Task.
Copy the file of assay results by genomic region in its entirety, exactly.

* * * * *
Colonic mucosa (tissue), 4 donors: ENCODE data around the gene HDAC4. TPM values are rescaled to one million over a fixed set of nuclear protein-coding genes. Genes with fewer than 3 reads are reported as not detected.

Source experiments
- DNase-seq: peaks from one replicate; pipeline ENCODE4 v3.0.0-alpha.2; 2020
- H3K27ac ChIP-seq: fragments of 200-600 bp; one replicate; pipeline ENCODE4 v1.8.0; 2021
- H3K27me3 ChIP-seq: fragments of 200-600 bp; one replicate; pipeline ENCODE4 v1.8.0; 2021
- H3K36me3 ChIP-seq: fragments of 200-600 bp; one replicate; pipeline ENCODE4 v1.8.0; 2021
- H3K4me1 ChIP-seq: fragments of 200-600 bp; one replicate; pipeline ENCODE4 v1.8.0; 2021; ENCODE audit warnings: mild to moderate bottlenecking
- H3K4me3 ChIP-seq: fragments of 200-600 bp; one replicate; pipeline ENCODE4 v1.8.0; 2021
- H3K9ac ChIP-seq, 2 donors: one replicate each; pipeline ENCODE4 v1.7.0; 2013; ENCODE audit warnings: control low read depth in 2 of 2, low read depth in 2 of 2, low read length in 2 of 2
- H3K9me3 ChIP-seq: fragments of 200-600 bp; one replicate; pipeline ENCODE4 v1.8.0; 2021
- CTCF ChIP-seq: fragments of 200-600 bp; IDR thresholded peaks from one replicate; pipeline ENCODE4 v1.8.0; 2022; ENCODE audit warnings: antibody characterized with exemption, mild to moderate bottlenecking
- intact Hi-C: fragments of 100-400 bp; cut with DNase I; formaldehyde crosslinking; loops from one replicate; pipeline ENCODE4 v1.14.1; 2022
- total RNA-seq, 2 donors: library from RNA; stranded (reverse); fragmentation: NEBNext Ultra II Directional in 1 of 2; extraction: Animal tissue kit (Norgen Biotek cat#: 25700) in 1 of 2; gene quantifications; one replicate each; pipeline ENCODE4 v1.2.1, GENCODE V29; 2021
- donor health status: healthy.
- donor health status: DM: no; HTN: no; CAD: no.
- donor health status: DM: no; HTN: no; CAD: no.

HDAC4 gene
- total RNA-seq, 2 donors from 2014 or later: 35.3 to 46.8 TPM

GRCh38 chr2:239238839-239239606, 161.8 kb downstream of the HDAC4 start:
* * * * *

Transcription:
Colonic mucosa (tissue), 4 donors: ENCODE data around the gene HDAC4. TPM values are rescaled to one million over a fixed set of nuclear protein-coding genes. Genes with fewer than 3 reads are reported as not detected.

Source experiments
- DNase-seq: peaks from one replicate; pipeline ENCODE4 v3.0.0-alpha.2; 2020
- H3K27ac ChIP-seq: fragments of 200-600 bp; one replicate; pipeline ENCODE4 v1.8.0; 2021
- H3K27me3 ChIP-seq: fragments of 200-600 bp; one replicate; pipeline ENCODE4 v1.8.0; 2021
- H3K36me3 ChIP-seq: fragments of 200-600 bp; one replicate; pipeline ENCODE4 v1.8.0; 2021
- H3K4me1 ChIP-seq: fragments of 200-600 bp; one replicate; pipeline ENCODE4 v1.8.0; 2021; ENCODE audit warnings: mild to moderate bottlenecking
- H3K4me3 ChIP-seq: fragments of 200-600 bp; one replicate; pipeline ENCODE4 v1.8.0; 2021
- H3K9ac ChIP-seq, 2 donors: one replicate each; pipeline ENCODE4 v1.7.0; 2013; ENCODE audit warnings: control low read depth in 2 of 2, low read depth in 2 of 2, low read length in 2 of 2
- H3K9me3 ChIP-seq: fragments of 200-600 bp; one replicate; pipeline ENCODE4 v1.8.0; 2021
- CTCF ChIP-seq: fragments of 200-600 bp; IDR thresholded peaks from one replicate; pipeline ENCODE4 v1.8.0; 2022; ENCODE audit warnings: antibody characterized with exemption, mild to moderate bottlenecking
- intact Hi-C: fragments of 100-400 bp; cut with DNase I; formaldehyde crosslinking; loops from one replicate; pipeline ENCODE4 v1.14.1; 2022
- total RNA-seq, 2 donors: library from RNA; stranded (reverse); fragmentation: NEBNext Ultra II Directional in 1 of 2; extraction: Animal tissue kit (Norgen Biotek cat#: 25700) in 1 of 2; gene quantifications; one replicate each; pipeline ENCODE4 v1.2.1, GENCODE V29; 2021
- donor health status: healthy.
- donor health status: DM: no; HTN: no; CAD: no.
- donor health status: DM: no; HTN: no; CAD: no.

HDAC4 gene
- total RNA-seq, 2 donors from 2014 or later: 35.3 to 46.8 TPM

GRCh38 chr2:239238839-239239606, 161.8 kb downstream of the HDAC4 start: